Rasmus Møller Selsmark

On software test and test automation

TechEd Europe 2012 – Thursday (part one)

clock June 28, 2012 22:01 by author rasmus

First session today was DEV345 - The Accidential Team Foundation Server Admin, which didn’t quite stick to the subject, but was more about differences between TFS 2010 and TFS 2012 and how to upgrade, and not general information for people who has taken over responsibility of a TFS Server from someone else.

One of the most important notes from this session was to run Best Practices Analyzer Tool for Team Foundation Server, not only once or twice but on a monthly basis. Some other interesting slides on what is automatically enabled when upgrading from TFS 2010 to TFS 2012 (left) and what has to be manually enabled (right):

IMG_1058 IMG_1060 


And some slides on permissions in TFS, which is actually split into TFS, SharePoint and SQL Server Reporting Service at the left. The middle slide (apologize for the bad quality) shows the different permission names in the different parts and finally a “pattern” for configuring one AD per role per team project:

IMG_1064 IMG_1065 IMG_1066

This separation of permissions has not been changed for TFS 2012, so it’s still required to set permissions in TFS, SharePoint and SQL Server Reporting Services. http://tfsadmin.codeplex.com/ was presented which might can help setting permissions.


A new feature of TFS 2012 is to create “teams” within a Project, which will the get own product backlog, burndown charts etc. Hope this feature can reduce number of necessary projects in TFS, as projects introduce a lot of limitations on branching, lab environments (which cannot be deployed across TFS projects).



Next I went to DEV340 - Taking Your Application Lifecycle Management to the Cloud With the Team Foundation Service which showed

  • Setting up a hosted TFS on http://tfspreview.com
  • Creating a new project
  • Create a simple MVC 4 solution, check in code and configuring build definition(s) for compiling code on TFS server
  • Create website on Azure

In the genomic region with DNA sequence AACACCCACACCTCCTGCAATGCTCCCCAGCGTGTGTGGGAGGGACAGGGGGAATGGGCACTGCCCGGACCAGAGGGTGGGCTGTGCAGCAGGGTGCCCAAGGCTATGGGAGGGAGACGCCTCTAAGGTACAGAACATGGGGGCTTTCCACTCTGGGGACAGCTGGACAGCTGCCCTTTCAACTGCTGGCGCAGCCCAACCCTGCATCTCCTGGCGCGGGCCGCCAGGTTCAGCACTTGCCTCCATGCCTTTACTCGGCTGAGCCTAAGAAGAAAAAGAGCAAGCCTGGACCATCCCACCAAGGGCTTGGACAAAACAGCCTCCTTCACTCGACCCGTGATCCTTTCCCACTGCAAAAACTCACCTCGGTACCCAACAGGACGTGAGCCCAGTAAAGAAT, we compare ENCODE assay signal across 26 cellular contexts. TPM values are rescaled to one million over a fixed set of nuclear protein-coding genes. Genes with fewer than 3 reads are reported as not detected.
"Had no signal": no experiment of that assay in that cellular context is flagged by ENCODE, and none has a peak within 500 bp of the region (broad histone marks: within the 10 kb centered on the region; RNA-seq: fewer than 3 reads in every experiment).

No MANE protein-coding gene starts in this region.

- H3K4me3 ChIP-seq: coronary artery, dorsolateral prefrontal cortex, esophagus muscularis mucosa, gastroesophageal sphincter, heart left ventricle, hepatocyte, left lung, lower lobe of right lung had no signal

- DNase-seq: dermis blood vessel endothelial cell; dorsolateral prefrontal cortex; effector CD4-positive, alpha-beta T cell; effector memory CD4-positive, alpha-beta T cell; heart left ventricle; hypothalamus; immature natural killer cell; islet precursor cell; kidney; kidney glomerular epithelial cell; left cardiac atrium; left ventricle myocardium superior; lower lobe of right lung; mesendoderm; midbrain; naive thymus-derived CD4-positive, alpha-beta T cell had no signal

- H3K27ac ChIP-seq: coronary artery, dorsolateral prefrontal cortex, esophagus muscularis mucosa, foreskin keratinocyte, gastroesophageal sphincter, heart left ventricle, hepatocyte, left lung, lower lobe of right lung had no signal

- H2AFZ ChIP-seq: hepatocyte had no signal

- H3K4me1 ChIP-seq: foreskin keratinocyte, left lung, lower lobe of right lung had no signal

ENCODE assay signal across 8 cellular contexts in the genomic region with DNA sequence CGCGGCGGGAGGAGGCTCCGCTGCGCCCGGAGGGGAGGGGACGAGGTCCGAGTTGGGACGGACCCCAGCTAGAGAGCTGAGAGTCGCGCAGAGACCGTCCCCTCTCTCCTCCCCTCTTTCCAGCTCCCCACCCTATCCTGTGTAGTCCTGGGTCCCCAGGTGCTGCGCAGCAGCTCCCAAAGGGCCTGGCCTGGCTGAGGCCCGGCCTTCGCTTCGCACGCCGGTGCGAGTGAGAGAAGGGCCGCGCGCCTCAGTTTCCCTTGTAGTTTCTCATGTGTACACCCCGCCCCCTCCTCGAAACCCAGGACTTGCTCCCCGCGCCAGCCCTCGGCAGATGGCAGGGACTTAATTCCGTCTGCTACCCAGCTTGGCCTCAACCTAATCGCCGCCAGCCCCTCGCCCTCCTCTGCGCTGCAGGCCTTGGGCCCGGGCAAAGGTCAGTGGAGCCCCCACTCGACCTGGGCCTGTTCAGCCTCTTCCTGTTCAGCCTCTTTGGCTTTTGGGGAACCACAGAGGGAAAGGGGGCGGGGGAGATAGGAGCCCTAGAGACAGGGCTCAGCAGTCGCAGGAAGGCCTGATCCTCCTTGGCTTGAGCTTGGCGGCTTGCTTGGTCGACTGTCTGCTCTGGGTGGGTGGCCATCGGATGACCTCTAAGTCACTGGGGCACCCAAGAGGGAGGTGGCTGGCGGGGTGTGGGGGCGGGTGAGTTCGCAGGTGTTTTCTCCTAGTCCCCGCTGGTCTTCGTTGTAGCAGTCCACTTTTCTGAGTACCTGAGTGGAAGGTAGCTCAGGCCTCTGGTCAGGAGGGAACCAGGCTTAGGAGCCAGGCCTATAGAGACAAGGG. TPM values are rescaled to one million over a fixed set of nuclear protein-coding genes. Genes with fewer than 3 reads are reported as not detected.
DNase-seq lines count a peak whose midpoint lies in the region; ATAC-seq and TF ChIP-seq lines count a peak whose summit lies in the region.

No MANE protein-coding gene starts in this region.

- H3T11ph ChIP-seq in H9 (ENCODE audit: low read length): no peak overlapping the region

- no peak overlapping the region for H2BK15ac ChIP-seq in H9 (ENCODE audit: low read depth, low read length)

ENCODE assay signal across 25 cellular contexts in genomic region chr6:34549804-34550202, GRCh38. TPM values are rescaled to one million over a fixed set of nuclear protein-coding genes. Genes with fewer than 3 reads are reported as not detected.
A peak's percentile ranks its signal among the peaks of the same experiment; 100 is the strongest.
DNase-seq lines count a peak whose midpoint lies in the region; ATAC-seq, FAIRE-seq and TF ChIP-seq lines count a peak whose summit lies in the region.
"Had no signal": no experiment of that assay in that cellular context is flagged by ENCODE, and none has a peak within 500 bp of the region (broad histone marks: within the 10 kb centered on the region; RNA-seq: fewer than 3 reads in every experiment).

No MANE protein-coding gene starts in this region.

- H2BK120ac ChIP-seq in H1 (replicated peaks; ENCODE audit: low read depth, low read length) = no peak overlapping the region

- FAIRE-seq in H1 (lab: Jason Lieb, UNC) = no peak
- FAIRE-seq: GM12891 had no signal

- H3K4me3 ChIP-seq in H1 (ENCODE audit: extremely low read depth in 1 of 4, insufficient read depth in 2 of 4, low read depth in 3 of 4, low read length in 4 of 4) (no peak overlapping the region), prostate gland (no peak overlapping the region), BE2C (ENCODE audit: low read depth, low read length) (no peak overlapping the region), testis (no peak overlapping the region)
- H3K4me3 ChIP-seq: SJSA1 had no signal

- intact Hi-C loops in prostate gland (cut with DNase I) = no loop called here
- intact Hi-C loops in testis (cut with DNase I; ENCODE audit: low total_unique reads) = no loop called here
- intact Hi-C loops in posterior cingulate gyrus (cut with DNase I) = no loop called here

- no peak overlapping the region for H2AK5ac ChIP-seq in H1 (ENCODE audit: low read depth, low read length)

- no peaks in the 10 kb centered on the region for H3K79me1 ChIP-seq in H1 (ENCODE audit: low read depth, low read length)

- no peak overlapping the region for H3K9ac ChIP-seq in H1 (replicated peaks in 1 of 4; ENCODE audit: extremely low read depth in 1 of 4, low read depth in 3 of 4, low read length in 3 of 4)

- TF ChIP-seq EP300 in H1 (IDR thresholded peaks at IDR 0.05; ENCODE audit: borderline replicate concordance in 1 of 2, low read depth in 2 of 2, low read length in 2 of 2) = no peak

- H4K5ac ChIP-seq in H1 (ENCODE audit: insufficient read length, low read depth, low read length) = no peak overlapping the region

• Configure deployment build definition, to deploy your website to Azure

All this was done within approx. 30 minutes, and is basically all it takes for a company to set up the infrastructure for source control, builds, work item tracking and deployment. If I should emphasize one thing from this TechEd conference, this is probably it.

Also learned from this session that the TFS team is working in 3 weeks sprints, and releasing to tfspreview.com after every release, which have given them a lot of really valuable feedback from customers on features to improve. Sounds like a really interesting success story on releasing often to production. And for Microsoft it’s also a big change compared to earlier versions of TFS, where they could only ship new feature with service packs. And that Microsoft have 4 people operating the tfspreview.com site, running thousands of accounts. Of course there is still work to do for the "on-premise" TFS admin, but certainly it sounds there is a potential optimization in costs for running TFS this way.

From what I have seen of TFS 2012 here at TechEd, I must say that the web UI is really impressive and in general it seems Microsoft have improved TFS on a lot of areas, and really hope to be able to upgrade as soon as possible when TFS 2012 has been released.

Here are slides on terms for using TFS Preview and currently supported features:

IMG_1084 IMG_1085


The worst session I have attended so far was OSP432 - Application Lifecycle Management: Automated Builds and Testing for SharePoint projects (if the speaker reads this, I’m sure he agrees Smile). First slides started out by showing which problems to solve. So far, so good, but note the right slide here mentioning use of PowerShell remoting for deploying the SharePoint solution to a test environment.

IMG_1087 IMG_1088 IMG_1089

This is built into TFS as the build-deploy-test feature, but nevertheless he showed how to customize a build process template in order to execute a PowerShell script.